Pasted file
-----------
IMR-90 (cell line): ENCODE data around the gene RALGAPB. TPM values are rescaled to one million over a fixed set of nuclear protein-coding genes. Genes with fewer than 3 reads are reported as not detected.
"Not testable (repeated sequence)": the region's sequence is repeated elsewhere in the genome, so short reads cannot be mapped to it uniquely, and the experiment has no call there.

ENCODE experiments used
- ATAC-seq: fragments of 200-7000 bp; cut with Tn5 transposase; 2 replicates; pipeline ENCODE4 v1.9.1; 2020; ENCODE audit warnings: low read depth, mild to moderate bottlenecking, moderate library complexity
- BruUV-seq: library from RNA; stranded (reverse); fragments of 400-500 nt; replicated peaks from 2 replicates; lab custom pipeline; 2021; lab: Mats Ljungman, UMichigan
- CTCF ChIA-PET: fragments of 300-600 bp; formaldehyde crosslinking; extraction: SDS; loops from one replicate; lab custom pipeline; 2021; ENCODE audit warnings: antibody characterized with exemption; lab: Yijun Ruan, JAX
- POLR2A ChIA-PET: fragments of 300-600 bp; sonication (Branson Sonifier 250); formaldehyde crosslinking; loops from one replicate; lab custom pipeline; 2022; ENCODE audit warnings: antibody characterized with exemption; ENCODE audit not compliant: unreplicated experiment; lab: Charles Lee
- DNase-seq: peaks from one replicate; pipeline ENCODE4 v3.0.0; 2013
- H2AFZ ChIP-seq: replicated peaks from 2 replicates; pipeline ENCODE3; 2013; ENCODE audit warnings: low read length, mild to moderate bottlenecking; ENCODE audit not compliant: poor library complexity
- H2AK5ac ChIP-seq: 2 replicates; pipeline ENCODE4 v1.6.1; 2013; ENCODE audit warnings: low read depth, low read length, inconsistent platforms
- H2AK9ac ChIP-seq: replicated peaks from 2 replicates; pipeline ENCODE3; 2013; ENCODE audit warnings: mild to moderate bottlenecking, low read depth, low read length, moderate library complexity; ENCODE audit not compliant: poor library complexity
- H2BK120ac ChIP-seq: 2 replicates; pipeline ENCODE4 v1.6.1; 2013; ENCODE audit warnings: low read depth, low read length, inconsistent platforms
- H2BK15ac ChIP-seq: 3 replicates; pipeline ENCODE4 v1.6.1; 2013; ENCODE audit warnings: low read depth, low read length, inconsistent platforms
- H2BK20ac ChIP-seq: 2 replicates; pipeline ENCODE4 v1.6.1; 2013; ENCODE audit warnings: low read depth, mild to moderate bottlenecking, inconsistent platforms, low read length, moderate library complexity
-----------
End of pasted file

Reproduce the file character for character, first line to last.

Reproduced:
IMR-90 (cell line): ENCODE data around the gene RALGAPB. TPM values are rescaled to one million over a fixed set of nuclear protein-coding genes. Genes with fewer than 3 reads are reported as not detected.
"Not testable (repeated sequence)": the region's sequence is repeated elsewhere in the genome, so short reads cannot be mapped to it uniquely, and the experiment has no call there.

ENCODE experiments used
- ATAC-seq: fragments of 200-7000 bp; cut with Tn5 transposase; 2 replicates; pipeline ENCODE4 v1.9.1; 2020; ENCODE audit warnings: low read depth, mild to moderate bottlenecking, moderate library complexity
- BruUV-seq: library from RNA; stranded (reverse); fragments of 400-500 nt; replicated peaks from 2 replicates; lab custom pipeline; 2021; lab: Mats Ljungman, UMichigan
- CTCF ChIA-PET: fragments of 300-600 bp; formaldehyde crosslinking; extraction: SDS; loops from one replicate; lab custom pipeline; 2021; ENCODE audit warnings: antibody characterized with exemption; lab: Yijun Ruan, JAX
- POLR2A ChIA-PET: fragments of 300-600 bp; sonication (Branson Sonifier 250); formaldehyde crosslinking; loops from one replicate; lab custom pipeline; 2022; ENCODE audit warnings: antibody characterized with exemption; ENCODE audit not compliant: unreplicated experiment; lab: Charles Lee
- DNase-seq: peaks from one replicate; pipeline ENCODE4 v3.0.0; 2013
- H2AFZ ChIP-seq: replicated peaks from 2 replicates; pipeline ENCODE3; 2013; ENCODE audit warnings: low read length, mild to moderate bottlenecking; ENCODE audit not compliant: poor library complexity
- H2AK5ac ChIP-seq: 2 replicates; pipeline ENCODE4 v1.6.1; 2013; ENCODE audit warnings: low read depth, low read length, inconsistent platforms
- H2AK9ac ChIP-seq: replicated peaks from 2 replicates; pipeline ENCODE3; 2013; ENCODE audit warnings: mild to moderate bottlenecking, low read depth, low read length, moderate library complexity; ENCODE audit not compliant: poor library complexity
- H2BK120ac ChIP-seq: 2 replicates; pipeline ENCODE4 v1.6.1; 2013; ENCODE audit warnings: low read depth, low read length, inconsistent platforms
- H2BK15ac ChIP-seq: 3 replicates; pipeline ENCODE4 v1.6.1; 2013; ENCODE audit warnings: low read depth, low read length, inconsistent platforms
- H2BK20ac ChIP-seq: 2 replicates; pipeline ENCODE4 v1.6.1; 2013; ENCODE audit warnings: low read depth, mild to moderate bottlenecking, inconsistent platforms, low read length, moderate library complexity